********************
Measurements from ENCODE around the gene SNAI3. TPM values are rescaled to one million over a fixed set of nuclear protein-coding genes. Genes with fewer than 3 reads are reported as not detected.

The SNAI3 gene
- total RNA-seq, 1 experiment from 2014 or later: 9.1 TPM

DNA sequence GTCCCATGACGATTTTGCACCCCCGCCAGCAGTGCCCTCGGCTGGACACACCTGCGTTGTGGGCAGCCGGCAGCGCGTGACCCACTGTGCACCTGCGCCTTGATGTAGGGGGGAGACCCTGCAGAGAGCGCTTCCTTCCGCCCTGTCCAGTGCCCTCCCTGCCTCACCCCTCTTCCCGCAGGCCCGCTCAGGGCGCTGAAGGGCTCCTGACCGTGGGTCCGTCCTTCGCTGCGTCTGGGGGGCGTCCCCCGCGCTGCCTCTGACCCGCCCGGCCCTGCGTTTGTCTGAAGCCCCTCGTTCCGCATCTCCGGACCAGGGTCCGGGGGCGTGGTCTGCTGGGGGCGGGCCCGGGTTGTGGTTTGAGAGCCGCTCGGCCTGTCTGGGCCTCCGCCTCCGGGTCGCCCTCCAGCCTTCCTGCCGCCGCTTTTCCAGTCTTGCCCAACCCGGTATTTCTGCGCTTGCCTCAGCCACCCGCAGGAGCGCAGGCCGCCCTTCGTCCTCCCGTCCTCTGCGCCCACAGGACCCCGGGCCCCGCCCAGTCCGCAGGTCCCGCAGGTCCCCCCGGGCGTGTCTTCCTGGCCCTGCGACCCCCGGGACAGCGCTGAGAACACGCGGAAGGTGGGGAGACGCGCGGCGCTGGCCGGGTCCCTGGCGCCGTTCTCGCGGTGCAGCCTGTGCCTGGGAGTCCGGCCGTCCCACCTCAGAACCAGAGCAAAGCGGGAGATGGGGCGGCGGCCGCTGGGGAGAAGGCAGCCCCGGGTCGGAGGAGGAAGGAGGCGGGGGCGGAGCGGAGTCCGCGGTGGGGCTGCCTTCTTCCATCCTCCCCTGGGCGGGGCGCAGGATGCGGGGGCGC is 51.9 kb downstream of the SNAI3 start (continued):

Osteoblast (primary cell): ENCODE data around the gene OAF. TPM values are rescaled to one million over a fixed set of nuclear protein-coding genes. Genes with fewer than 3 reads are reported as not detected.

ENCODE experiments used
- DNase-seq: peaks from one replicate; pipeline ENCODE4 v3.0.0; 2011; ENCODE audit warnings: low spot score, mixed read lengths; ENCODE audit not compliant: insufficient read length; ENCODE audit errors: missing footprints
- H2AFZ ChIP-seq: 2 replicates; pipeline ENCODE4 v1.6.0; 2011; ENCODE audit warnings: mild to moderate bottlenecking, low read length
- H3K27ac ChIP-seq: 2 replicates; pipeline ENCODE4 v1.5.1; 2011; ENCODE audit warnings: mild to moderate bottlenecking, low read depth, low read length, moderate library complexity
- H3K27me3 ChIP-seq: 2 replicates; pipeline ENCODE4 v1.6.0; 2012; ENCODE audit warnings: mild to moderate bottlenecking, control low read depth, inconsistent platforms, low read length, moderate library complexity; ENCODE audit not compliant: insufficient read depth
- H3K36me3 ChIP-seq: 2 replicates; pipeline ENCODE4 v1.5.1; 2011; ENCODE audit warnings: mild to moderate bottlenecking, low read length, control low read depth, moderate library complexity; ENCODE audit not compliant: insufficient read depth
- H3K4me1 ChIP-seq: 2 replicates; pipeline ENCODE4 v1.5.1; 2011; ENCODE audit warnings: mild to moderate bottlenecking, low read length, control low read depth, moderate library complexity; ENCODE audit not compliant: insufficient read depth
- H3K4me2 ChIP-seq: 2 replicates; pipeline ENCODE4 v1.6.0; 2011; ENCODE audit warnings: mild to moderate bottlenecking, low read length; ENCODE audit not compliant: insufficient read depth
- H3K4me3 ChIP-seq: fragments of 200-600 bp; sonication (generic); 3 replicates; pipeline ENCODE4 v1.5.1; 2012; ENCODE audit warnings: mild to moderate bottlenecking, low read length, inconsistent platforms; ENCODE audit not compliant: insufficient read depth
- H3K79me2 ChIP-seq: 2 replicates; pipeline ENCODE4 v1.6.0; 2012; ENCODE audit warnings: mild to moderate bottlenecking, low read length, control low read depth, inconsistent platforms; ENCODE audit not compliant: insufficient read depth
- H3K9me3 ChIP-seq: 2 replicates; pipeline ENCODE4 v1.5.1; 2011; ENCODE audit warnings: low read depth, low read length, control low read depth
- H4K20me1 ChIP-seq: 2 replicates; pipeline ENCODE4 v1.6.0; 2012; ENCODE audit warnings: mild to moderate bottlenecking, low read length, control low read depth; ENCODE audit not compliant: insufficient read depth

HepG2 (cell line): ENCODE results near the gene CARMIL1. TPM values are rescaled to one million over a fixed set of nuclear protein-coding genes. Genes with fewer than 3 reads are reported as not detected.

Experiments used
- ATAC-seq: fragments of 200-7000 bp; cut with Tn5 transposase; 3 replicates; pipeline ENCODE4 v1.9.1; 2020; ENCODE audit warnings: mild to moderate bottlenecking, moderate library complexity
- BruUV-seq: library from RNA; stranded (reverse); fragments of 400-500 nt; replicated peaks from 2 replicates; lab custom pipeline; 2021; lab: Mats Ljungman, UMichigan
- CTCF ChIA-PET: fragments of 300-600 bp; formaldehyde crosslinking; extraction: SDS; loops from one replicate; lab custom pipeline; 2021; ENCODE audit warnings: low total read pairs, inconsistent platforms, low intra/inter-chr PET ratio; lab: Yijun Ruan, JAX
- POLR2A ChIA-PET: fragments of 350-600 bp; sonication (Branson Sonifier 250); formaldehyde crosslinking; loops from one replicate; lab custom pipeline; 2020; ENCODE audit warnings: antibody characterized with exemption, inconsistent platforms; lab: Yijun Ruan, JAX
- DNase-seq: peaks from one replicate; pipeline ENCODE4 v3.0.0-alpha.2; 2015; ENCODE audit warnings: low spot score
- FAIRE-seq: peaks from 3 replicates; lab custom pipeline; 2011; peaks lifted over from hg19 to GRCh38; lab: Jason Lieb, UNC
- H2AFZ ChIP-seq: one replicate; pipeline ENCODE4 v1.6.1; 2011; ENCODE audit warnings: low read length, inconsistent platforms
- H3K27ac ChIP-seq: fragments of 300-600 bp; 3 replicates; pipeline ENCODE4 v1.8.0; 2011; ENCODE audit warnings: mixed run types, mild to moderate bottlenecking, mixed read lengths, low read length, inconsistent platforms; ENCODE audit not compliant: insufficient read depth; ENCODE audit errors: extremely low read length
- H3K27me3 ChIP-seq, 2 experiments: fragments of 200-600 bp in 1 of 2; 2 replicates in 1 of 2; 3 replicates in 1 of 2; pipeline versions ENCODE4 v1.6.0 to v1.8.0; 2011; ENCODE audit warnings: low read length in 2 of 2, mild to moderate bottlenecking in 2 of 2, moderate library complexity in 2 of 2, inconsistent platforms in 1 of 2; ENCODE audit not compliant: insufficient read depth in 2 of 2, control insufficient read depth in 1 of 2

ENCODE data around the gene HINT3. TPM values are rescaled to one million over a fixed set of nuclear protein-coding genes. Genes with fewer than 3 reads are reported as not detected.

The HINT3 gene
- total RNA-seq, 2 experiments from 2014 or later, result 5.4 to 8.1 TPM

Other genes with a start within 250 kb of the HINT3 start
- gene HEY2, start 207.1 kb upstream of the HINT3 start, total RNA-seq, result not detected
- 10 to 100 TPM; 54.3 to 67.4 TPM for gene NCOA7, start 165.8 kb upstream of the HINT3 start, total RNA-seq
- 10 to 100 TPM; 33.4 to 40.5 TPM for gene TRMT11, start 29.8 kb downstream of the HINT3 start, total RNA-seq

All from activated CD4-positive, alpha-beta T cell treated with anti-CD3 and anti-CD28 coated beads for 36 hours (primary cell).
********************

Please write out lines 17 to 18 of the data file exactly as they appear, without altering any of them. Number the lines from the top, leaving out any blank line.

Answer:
- H4K20me1 ChIP-seq: 2 replicates; pipeline ENCODE4 v1.6.0; 2012; ENCODE audit warnings: mild to moderate bottlenecking, low read length, control low read depth; ENCODE audit not compliant: insufficient read depth

HepG2 (cell line): ENCODE results near the gene CARMIL1. TPM values are rescaled to one million over a fixed set of nuclear protein-coding genes. Genes with fewer than 3 reads are reported as not detected.